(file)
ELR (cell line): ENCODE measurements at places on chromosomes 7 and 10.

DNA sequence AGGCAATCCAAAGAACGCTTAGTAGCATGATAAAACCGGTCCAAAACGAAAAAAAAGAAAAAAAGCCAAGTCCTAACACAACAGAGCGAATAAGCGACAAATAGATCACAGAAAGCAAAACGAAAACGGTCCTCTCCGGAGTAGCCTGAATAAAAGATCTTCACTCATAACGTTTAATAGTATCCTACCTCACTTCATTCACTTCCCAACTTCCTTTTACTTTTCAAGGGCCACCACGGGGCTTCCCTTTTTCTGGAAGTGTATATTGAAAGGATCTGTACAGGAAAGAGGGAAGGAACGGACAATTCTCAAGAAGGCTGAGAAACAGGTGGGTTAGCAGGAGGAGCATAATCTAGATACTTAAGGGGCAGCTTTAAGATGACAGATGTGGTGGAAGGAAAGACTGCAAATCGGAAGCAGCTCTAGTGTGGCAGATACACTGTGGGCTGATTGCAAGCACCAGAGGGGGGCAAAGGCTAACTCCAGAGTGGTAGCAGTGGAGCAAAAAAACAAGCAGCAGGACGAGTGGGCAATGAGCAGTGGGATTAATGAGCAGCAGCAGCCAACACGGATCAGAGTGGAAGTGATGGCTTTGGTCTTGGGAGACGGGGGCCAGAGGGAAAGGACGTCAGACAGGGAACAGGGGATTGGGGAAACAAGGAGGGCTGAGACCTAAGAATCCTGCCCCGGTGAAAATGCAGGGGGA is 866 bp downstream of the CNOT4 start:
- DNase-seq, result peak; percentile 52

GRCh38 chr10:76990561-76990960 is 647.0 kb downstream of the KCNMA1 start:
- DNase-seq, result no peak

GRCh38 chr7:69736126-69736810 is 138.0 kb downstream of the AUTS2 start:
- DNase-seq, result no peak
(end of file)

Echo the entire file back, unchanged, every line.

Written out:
ELR (cell line): ENCODE measurements at places on chromosomes 7 and 10.

DNA sequence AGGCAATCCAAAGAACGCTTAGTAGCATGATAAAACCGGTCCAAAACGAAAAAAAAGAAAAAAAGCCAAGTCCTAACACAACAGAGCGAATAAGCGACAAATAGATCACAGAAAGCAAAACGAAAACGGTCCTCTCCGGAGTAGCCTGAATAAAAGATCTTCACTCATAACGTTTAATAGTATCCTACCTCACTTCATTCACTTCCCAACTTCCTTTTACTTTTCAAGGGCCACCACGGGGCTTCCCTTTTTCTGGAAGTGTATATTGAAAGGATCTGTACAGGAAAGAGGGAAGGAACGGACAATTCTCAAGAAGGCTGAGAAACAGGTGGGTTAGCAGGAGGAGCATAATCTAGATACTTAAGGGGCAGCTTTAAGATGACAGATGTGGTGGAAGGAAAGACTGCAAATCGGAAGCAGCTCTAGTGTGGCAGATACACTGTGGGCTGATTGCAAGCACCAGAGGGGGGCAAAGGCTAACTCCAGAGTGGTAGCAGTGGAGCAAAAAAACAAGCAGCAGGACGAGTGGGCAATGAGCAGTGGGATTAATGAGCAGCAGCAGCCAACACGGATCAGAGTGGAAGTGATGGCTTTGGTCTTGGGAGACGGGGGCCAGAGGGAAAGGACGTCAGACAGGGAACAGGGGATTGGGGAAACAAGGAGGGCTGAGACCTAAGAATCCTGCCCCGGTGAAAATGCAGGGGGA is 866 bp downstream of the CNOT4 start:
- DNase-seq, result peak; percentile 52

GRCh38 chr10:76990561-76990960 is 647.0 kb downstream of the KCNMA1 start:
- DNase-seq, result no peak

GRCh38 chr7:69736126-69736810 is 138.0 kb downstream of the AUTS2 start:
- DNase-seq, result no peak